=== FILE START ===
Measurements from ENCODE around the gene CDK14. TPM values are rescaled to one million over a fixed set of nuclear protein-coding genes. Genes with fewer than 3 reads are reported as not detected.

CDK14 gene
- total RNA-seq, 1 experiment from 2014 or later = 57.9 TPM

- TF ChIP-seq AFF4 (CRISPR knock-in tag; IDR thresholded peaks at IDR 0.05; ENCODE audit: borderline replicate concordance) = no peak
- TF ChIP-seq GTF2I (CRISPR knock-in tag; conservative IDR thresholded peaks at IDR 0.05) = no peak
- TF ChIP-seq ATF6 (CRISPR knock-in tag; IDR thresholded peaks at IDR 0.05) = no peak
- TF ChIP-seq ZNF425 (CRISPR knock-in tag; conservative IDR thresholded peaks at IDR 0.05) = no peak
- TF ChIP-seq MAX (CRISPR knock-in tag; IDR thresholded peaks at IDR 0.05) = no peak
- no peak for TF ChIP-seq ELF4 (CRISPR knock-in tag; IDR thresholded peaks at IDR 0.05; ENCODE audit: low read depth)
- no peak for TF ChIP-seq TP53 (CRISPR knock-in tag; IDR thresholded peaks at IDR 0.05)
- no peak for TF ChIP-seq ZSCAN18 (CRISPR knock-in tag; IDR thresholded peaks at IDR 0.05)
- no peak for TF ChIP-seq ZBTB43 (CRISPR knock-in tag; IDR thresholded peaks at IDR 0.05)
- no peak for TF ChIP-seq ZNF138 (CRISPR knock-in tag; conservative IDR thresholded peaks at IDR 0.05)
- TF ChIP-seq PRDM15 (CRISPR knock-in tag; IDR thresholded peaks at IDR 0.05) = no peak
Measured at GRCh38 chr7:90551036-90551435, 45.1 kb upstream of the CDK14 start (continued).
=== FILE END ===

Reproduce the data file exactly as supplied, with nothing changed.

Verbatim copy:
Measurements from ENCODE around the gene CDK14. TPM values are rescaled to one million over a fixed set of nuclear protein-coding genes. Genes with fewer than 3 reads are reported as not detected.

CDK14 gene
- total RNA-seq, 1 experiment from 2014 or later = 57.9 TPM

- TF ChIP-seq AFF4 (CRISPR knock-in tag; IDR thresholded peaks at IDR 0.05; ENCODE audit: borderline replicate concordance) = no peak
- TF ChIP-seq GTF2I (CRISPR knock-in tag; conservative IDR thresholded peaks at IDR 0.05) = no peak
- TF ChIP-seq ATF6 (CRISPR knock-in tag; IDR thresholded peaks at IDR 0.05) = no peak
- TF ChIP-seq ZNF425 (CRISPR knock-in tag; conservative IDR thresholded peaks at IDR 0.05) = no peak
- TF ChIP-seq MAX (CRISPR knock-in tag; IDR thresholded peaks at IDR 0.05) = no peak
- no peak for TF ChIP-seq ELF4 (CRISPR knock-in tag; IDR thresholded peaks at IDR 0.05; ENCODE audit: low read depth)
- no peak for TF ChIP-seq TP53 (CRISPR knock-in tag; IDR thresholded peaks at IDR 0.05)
- no peak for TF ChIP-seq ZSCAN18 (CRISPR knock-in tag; IDR thresholded peaks at IDR 0.05)
- no peak for TF ChIP-seq ZBTB43 (CRISPR knock-in tag; IDR thresholded peaks at IDR 0.05)
- no peak for TF ChIP-seq ZNF138 (CRISPR knock-in tag; conservative IDR thresholded peaks at IDR 0.05)
- TF ChIP-seq PRDM15 (CRISPR knock-in tag; IDR thresholded peaks at IDR 0.05) = no peak
Measured at GRCh38 chr7:90551036-90551435, 45.1 kb upstream of the CDK14 start (continued).